I see two choices as a parent. The first is to step back and leave the future in the hands of God or of fate. As a parent I am forever reminding myself that I cannot protect or shield my children from life’s challenges. It’s their lives they are living. If I’m lucky, I’ve given them roots deep enough to support them through life’s storms; love dictates the next step – letting them spread their wings.

        A mystic approach means accepting their fate and my own fate. It is realizing despite our careful planning and preparation, we cannot control all of destiny. When the unexpected occurs, the only choice we may have is our response; we can accept and make the best of the circumstances; we can learn and grow through the experience; we can trust that even the smallest event or shortest of lives takes its place within a larger scheme.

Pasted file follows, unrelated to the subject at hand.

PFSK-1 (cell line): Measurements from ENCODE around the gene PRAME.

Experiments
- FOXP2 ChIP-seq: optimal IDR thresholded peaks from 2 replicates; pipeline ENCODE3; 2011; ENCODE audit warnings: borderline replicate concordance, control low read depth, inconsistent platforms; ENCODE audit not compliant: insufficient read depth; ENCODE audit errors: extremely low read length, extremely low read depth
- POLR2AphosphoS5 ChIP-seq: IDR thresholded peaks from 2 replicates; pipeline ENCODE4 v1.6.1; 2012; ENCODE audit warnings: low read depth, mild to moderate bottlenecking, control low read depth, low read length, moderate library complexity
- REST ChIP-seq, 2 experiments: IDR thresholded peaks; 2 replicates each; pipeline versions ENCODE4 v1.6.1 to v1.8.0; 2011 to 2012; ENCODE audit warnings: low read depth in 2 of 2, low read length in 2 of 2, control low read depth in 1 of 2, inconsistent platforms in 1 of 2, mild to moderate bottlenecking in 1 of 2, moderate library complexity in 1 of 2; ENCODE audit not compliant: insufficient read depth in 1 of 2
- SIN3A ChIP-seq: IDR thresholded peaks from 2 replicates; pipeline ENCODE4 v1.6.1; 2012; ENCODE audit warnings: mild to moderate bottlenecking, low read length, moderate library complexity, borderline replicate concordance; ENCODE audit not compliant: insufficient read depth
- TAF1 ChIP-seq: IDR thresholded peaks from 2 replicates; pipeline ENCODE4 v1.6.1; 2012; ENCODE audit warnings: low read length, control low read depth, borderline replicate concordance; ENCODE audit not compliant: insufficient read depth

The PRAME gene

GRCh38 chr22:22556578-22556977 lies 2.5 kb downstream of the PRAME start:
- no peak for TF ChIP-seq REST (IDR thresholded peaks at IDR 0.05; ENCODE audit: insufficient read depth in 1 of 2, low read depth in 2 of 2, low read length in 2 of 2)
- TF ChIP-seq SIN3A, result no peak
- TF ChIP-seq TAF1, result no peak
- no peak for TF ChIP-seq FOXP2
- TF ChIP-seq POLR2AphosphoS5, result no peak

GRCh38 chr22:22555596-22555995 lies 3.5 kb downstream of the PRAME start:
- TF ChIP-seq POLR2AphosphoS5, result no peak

Still, my son is in the military. It’s one thing to suddenly face an unexpected misfortune, and quite another problem to anticipate the possibility. When I first ran into problems with really letting go and trusting, I fell back on a different method – one that required facing my own inner fears, working my way through the loss before it happened until the fears of feeling loss no longer got tangled up with my everyday life.

        Intellectually, I knew that people were in our lives to teach, to share, to open our hearts to other ways of seeing and experiencing life. How often did we grieve not for the person who died (at least he/she was no longer in pain; he/she led a good life) but for the emptiness we were afraid to face without that person in our lives? Intellectually I knew this. Emotionally I still had to face the reality when fears surfaced.